Restaurant Review – Lupa

In my experience, Mario Batali never gets it wrong. (I’m talking food here, not orange crocs) His restaurants are all successful and consistently crowded, and for very good reason. The food is delicious!

This past weekend I went to Lupa in the West Village and had a wonderful time. The food was incredible, the company enjoyable and I loved the look and feel of the restaurant. Dining in NYC can be a crowded experience at the best of times, but the room and our table in particular was  pretty spacious. That was a rare treat in and of itself!

As you might be aware, an Italian dinner is made up of a few courses: Antipasti, Primi, Secondi, and Dolci. We decided to go for the full experience and ordered a dish for every course.

First came the Antipasti: We ordered the Clams and Fregola, and house-made Coppa Cotta (cured and cooked pork).

The clams and fregola were surprisingly fresh and vibrant from the basil and citrus juice, and paired well with my Chardonnay. I learned of the Sardinian pasta, fregola, through an episode of ‘Everyday Italian’ with Giada de Laurentiis and have been a fan every since. It’s really not an easy pasta to find, but is very unique and delicious. I bought it once in Little Italy, and would encourage you to try it if you ever find it at the market.

The house-made Coppa Cotta that we devoured was insanely good. It was slightly spicy, very meaty, and made with pork shoulder. We felt clever making open-faced sandwiches with it, and the complimentary Focaccia.

The next course was pasta, and we ordered the Cacio & Pepe, a traditional Roman pasta dish, and the Ricotta Gnocchi.

The Cacio & Pepe was made with only bavette pasta, pecorino and black pepper. So simple, yet so good. When a dish is so perfectly executed, you don’t need many ingredients to make it shine. It was creamy, salty, peppery, and somehow silky. It was just delicious and there wasn’t a stray noodle to be found when I was done with it.

The Ricotta Gnocchi came with sausage and fennel. It was classic, comforting and rich. Just what a good gnocchi dish should be.

Finally, came the third course. What I typically think of as the meat course, though I actually ordered fish this time.

We had the Pollo alla Diavola and the market fish of the day, Sea Bass, that came with sunchokes, broccolini, and grapefruit. I understand that ‘alla Diavolo’  means ‘Devil style’, and while this was definitely devilishly tasty, I didn’t find it all that spicy. The crunchy, crispy crust of the chicken was perfection and the au jus that the waiter poured over top kept the chicken moist and was divine when sopped up by the crispy bread underneath. A definite must-try.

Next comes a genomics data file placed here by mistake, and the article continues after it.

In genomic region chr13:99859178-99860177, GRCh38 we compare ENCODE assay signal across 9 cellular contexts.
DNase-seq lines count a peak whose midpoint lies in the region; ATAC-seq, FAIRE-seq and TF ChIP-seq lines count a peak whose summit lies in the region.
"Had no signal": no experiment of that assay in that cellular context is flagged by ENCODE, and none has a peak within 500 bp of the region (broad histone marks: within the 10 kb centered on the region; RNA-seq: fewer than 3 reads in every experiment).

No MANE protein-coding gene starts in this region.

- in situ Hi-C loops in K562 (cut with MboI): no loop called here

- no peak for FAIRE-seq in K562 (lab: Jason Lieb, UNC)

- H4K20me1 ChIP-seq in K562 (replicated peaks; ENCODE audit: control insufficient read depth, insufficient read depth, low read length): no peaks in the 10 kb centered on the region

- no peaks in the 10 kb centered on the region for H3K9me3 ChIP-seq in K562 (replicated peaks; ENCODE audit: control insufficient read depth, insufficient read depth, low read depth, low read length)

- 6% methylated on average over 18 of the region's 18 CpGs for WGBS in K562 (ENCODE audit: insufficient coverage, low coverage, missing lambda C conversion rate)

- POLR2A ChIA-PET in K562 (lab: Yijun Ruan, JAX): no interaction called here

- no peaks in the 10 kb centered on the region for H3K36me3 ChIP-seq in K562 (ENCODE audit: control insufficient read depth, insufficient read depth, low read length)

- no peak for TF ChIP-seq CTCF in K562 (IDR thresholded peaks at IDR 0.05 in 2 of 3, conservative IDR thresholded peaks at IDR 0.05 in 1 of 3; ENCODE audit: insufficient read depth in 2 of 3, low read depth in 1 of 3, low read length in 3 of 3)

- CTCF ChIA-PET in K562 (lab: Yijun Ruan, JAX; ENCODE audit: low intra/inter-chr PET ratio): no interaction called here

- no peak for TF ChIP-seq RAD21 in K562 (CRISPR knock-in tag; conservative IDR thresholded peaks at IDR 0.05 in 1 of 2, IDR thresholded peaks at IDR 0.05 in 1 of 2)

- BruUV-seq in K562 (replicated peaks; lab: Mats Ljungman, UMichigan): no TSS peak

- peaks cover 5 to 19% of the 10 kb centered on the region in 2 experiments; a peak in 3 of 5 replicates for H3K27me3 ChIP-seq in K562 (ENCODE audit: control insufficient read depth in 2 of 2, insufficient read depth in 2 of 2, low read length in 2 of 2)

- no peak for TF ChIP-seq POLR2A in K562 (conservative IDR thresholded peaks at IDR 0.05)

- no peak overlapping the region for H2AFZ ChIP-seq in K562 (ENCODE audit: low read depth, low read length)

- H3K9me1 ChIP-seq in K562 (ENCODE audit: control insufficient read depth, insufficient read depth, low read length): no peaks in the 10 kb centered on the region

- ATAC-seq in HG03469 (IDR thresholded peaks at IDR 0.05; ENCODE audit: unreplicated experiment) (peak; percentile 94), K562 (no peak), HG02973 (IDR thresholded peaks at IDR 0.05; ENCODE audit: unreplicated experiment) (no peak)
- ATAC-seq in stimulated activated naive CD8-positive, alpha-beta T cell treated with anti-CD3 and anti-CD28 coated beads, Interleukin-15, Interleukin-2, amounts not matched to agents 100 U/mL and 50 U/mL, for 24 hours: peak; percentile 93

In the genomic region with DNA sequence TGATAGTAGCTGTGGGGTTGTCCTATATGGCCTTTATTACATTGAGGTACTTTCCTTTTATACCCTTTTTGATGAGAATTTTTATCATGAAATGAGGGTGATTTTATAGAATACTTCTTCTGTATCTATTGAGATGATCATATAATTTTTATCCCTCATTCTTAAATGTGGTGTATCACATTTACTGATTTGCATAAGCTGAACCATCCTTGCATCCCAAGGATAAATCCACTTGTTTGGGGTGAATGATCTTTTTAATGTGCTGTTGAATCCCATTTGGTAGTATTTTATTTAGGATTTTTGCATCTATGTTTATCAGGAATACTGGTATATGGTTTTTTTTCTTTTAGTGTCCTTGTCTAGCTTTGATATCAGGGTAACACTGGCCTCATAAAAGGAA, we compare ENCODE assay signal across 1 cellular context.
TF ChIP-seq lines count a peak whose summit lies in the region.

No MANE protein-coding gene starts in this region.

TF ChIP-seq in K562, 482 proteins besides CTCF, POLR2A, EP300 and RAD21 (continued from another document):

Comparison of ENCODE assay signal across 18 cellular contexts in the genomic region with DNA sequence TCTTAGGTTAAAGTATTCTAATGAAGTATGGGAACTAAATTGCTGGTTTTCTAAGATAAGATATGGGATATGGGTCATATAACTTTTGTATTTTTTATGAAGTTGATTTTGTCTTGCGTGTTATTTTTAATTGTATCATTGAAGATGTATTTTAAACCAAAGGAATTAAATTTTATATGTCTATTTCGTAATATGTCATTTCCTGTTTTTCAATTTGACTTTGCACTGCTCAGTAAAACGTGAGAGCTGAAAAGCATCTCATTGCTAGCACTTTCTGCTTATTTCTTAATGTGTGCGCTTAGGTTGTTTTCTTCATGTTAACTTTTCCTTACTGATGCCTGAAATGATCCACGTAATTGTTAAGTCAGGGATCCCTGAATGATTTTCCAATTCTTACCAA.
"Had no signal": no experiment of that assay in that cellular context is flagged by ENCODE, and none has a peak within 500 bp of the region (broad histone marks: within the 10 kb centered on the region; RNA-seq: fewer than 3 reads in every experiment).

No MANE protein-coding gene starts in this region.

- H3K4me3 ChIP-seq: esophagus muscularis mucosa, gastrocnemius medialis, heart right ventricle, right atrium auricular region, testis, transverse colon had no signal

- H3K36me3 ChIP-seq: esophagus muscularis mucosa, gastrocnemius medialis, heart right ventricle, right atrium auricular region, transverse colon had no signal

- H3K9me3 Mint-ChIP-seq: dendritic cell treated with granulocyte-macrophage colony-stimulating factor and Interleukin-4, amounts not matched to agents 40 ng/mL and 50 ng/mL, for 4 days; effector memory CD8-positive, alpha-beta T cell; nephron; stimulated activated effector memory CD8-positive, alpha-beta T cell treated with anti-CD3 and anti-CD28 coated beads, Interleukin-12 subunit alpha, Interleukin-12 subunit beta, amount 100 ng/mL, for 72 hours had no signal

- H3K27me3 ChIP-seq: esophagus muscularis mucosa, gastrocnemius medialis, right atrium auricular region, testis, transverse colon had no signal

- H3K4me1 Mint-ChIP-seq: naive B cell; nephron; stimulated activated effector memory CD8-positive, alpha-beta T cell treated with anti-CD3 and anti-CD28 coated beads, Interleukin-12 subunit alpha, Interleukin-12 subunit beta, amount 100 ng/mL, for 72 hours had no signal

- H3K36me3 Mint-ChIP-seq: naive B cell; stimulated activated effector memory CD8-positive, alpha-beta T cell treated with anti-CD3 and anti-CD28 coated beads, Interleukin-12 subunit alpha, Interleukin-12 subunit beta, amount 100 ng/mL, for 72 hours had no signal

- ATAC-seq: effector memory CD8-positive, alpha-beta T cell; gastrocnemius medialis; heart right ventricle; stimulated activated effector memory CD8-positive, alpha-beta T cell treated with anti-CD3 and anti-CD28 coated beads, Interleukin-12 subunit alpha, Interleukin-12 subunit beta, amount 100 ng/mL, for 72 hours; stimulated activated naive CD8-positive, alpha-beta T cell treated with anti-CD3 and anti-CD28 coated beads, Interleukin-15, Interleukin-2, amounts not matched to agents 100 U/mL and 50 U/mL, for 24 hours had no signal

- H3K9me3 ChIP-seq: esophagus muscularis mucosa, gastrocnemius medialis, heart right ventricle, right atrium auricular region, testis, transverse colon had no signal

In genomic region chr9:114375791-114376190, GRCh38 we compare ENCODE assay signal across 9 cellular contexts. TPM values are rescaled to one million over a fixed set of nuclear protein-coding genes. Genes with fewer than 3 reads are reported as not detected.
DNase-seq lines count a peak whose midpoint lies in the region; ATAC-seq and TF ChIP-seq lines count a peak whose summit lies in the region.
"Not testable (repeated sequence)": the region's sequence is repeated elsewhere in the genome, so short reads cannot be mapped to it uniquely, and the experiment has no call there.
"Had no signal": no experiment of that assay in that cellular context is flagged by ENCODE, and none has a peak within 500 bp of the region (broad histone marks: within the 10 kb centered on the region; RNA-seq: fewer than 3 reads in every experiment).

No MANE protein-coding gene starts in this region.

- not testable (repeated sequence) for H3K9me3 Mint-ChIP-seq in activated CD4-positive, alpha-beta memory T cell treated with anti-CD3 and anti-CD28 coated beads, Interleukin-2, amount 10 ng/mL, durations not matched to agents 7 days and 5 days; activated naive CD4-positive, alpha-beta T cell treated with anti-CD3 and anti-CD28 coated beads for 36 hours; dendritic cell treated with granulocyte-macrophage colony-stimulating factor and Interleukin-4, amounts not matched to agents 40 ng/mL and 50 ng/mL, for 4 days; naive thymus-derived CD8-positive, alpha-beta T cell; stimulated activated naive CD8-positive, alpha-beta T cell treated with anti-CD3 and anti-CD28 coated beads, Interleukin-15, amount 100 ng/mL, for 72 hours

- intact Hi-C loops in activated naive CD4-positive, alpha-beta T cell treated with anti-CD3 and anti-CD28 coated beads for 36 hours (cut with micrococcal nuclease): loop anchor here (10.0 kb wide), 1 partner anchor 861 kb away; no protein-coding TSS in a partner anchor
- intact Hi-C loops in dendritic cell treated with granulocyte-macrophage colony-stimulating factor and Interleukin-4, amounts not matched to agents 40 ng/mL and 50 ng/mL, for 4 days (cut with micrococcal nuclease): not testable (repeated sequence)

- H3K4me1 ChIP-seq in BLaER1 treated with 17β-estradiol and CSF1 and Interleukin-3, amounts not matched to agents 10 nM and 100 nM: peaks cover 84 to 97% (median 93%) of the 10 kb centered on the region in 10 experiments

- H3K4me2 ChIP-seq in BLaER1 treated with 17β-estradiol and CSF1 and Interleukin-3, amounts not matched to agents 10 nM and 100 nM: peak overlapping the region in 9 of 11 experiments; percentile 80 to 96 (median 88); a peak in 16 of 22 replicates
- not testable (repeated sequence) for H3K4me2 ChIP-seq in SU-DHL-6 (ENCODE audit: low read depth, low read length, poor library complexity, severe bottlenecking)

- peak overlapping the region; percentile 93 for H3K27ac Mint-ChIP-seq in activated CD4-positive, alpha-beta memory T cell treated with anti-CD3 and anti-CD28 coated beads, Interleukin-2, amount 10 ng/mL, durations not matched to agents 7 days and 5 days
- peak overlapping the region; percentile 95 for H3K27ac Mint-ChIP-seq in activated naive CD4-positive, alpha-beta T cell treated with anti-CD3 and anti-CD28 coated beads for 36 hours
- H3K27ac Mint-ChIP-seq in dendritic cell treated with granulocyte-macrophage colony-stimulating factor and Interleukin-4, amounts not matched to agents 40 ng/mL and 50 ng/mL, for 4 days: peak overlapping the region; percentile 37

The sea bass was one of the best executions of the fish that I’ve seen. The crispy skin kept the white flesh underneath tender, moist and flavorful. This was my first sunchoke experience, and was a bit put off initially because the first one I tried was underdone and still slightly raw tasting. The rest though, were roasted to perfection – caramelized and sweet. I didn’t think the grapefruit added much, but it didn’t hurt either.

The only thing I would change, would be the fact that the ‘sunchoke, broccolini, grapefruit’ accompaniments are always companion to the fish of the day, however, the fish changes daily. I think it would benefit them to cater the sides to the particular fish they’re offering. I’m sure there are some sides that pair better with one fish than another.

Lastly, of course, came dessert. We were a little hesitant to order anything since I had pots of creme just waiting to be brulee’ed at home, but we couldn’t resist just one shared finale to our meal.

We went with the Olive Oil Torta with Rhubarb. It’s hard to describe how much I enjoyed this dessert, so I’ll just do my best and hope I do it justice.

The torta itself was steaming hot from the oven, moist enough that I am almost certain they injected some sort of olive oil simple syrup into the cake at some point, and perfectly sweet. The rhubarb compote was jammy, tart, and reminded me of my late grandmother’s rhubarb pie filling. When a dish can bring you back to a point in your past, it’s a really special moment, and yet another reason why sharing food is such a precious art.

Lupa is now pegged as a favorite spot of mine here in New York and I will be going back often. Enjoy!

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